WideRight

WHAT IF: The World Football League Survived!

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This is another alternate history concept series.  In this series the World Football League (1974-1975) survived until today.  I will use only actual team names, though the history and team locations may end up changing.   Some will relocate from their original cities, others are expansion teams as the league grows.  By the end we will have 20 teams based on actual WFL franchises. All teams will get remakes from 1970's style to the 2010's, though some elements of their "tradition" may be retained. 

 

As the WFL is keen on innovation (check out their position-specific pants idea) they will adopt a lot of the most current trends in design.  All uniforms are made by Under Armor (see crest on right chest of jersey) and the league logo will be a patch on the left chest and found on the rear bumper of each helmet.  One of the traditions of the WFL will be that all teams have their city name in a large font across their jersey.  I will do home & away jerseys first, then, maybe, alternates (the WFL is still not as big as the NFL so maybe not quite as much money to do as many alternates.)

 

BIRMINGHAM VULCANS (1974-2020, 1974 as Birmingham Americans)

Play in the Southern Division with Charlotte, Florida, Jacksonville and Memphis. 

 

Original Logo:

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The first team up (going alphabetically of the 12 1974 franchises) is actually the 1974 Champion, though they are renamed.  The Birmingham Americans, after their 1974 championship, were renamed the Vulcans.  It is this Vulcans team which remains a stalwart of the league throughout its history.  The Vulcans would win 5 World Bowls between 1974 and 1999 before falling on hard times in the 2000's.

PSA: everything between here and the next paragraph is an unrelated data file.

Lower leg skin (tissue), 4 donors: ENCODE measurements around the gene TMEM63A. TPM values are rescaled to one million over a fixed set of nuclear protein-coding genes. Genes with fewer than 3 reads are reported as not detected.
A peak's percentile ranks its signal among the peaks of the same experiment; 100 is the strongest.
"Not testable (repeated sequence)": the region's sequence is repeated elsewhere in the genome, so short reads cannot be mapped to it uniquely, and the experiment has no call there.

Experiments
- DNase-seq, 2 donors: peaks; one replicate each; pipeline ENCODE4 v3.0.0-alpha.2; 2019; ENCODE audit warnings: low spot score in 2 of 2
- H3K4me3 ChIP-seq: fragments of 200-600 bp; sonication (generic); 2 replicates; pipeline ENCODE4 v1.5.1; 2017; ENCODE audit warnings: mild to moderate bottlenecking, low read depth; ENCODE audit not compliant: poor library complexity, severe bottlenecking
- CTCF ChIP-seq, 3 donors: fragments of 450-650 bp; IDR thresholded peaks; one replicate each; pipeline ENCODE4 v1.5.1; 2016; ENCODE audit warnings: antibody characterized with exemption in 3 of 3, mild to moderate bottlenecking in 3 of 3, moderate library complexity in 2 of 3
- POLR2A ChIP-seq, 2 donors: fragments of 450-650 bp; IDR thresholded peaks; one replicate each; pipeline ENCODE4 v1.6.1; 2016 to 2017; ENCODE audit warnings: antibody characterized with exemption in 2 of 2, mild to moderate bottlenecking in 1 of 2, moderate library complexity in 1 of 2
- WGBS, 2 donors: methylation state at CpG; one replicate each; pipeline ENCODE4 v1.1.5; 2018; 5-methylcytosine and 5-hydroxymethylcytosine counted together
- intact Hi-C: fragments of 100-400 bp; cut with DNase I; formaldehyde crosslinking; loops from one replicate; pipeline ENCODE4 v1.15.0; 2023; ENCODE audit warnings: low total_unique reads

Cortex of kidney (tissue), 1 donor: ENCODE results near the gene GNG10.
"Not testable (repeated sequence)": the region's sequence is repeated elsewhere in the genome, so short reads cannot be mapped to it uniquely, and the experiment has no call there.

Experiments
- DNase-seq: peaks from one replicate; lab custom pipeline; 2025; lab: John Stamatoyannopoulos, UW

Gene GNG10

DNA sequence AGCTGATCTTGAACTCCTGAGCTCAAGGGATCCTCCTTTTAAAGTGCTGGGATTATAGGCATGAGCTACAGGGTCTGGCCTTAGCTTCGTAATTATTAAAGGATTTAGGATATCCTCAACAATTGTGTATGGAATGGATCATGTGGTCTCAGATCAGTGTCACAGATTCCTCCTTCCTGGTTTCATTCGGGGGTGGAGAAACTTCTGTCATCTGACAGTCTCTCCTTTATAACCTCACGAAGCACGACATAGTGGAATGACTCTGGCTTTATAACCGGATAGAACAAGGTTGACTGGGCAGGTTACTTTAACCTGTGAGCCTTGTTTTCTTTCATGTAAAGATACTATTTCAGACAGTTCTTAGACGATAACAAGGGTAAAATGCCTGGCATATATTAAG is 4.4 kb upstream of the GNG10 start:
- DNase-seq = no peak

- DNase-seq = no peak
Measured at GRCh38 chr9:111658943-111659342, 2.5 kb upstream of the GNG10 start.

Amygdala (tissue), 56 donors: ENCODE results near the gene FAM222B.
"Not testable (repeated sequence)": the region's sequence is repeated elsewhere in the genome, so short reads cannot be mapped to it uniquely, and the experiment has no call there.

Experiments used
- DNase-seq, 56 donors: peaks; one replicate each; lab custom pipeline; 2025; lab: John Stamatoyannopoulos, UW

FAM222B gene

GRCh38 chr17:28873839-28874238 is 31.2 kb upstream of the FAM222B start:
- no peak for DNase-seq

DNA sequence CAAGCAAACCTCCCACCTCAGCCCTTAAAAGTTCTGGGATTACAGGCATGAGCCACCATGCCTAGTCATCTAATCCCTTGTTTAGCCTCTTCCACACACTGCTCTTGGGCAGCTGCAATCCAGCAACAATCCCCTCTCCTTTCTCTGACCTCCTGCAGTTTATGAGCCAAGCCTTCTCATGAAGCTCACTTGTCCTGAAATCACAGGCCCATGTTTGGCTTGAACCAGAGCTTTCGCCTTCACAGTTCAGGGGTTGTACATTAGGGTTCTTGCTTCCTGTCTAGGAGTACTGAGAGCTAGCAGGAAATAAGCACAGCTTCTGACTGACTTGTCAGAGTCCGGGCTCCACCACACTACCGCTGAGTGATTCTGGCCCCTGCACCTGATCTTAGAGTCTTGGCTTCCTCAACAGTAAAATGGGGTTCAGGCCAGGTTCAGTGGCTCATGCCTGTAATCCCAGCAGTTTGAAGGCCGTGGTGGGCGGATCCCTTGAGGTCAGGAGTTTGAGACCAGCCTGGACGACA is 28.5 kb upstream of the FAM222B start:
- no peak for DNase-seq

In the mid 1980's they updated their logo, adding a gunmetal grey anvil element to their logo and their color scheme.  Their current look makes heavy use of sublimation to create a "fiery glow" on the helmets, jersey yokes and pant stripes. Even the socks have a bit of this glow to them.   

 

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A perfect opportunity to really try some new things for uniforms. Looking forward to the rest. I really like the addition of the anvil, it fits in so seamlessly. 

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Love it.  The anvil addition to the Vulcans is brilliant and I'm shocked it hasn't always been a part of it. (it IS your addition, isn't it?)

 

I'm not sold on the WFL logo yet.  Is that supposed to be the current logo, or just your take on the original logo?  Or is an evolution of the logo over the decades planned?  

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Just concepts or will there actually be an actual alternate history provided? Either way I look forward to it 

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Just concepts, with a little bit of team history (relocations, renaming, new color schemes, some success/failure mention) as I present the 2020 uniforms for the teams.  The Logo is basically the original WFL logo, with a slightly new acronym version.    

 

For B'Ham, the anvil is my new addition to modernize the logo.  It was very 1970's before. 

 

Charlotte is coming soon, then Chicago. 

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Solid start and update...I dig it.

I think you need to tackle the WLAF, USFL, and PSFL as well! 😉

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How does the NFL look in this timeline? I can't imagine a market like J'ville supporting 2 teams.

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CHARLOTTE HORNETS  (1974-1981, 1995-2020. Played as Carolina Hornets from 1982-1994)

Play in the Southern Division with Birmingham, Florida, Jacksonville and Memphis.

 

Original Hornets Look/Logo: